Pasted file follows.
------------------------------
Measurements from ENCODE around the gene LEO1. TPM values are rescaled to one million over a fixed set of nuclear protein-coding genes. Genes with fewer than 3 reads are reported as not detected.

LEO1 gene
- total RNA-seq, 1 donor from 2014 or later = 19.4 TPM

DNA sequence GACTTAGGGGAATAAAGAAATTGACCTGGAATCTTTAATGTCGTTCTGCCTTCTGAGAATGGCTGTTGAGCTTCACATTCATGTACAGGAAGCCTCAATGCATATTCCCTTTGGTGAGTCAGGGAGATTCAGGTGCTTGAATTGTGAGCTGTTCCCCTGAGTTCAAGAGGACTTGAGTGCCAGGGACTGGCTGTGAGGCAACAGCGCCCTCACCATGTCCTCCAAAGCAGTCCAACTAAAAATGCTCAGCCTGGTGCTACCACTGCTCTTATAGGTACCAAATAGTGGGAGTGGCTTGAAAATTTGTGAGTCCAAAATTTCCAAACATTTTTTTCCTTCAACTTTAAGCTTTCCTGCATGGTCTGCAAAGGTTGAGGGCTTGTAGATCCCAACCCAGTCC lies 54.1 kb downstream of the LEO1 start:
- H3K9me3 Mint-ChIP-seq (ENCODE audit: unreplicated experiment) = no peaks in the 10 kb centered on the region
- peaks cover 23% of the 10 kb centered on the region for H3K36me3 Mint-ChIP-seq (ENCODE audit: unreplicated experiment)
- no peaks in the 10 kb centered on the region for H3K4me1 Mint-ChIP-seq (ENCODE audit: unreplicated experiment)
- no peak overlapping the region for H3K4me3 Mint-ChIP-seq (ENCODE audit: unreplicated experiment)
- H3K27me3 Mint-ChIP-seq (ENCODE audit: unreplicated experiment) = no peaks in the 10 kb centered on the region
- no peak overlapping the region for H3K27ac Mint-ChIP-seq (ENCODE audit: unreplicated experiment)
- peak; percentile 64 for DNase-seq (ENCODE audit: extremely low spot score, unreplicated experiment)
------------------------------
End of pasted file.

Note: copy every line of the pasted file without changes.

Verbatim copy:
Measurements from ENCODE around the gene LEO1. TPM values are rescaled to one million over a fixed set of nuclear protein-coding genes. Genes with fewer than 3 reads are reported as not detected.

LEO1 gene
- total RNA-seq, 1 donor from 2014 or later = 19.4 TPM

DNA sequence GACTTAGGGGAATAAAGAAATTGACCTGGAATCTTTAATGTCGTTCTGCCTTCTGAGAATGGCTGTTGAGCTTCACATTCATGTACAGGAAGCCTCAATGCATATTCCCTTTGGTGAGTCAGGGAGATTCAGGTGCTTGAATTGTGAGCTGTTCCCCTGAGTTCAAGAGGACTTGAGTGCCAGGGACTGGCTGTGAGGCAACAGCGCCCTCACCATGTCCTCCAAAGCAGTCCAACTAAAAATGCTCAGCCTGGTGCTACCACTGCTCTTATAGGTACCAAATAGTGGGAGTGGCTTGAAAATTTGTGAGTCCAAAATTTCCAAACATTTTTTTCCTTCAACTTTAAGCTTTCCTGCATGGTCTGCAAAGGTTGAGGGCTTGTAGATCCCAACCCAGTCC lies 54.1 kb downstream of the LEO1 start:
- H3K9me3 Mint-ChIP-seq (ENCODE audit: unreplicated experiment) = no peaks in the 10 kb centered on the region
- peaks cover 23% of the 10 kb centered on the region for H3K36me3 Mint-ChIP-seq (ENCODE audit: unreplicated experiment)
- no peaks in the 10 kb centered on the region for H3K4me1 Mint-ChIP-seq (ENCODE audit: unreplicated experiment)
- no peak overlapping the region for H3K4me3 Mint-ChIP-seq (ENCODE audit: unreplicated experiment)
- H3K27me3 Mint-ChIP-seq (ENCODE audit: unreplicated experiment) = no peaks in the 10 kb centered on the region
- no peak overlapping the region for H3K27ac Mint-ChIP-seq (ENCODE audit: unreplicated experiment)
- peak; percentile 64 for DNase-seq (ENCODE audit: extremely low spot score, unreplicated experiment)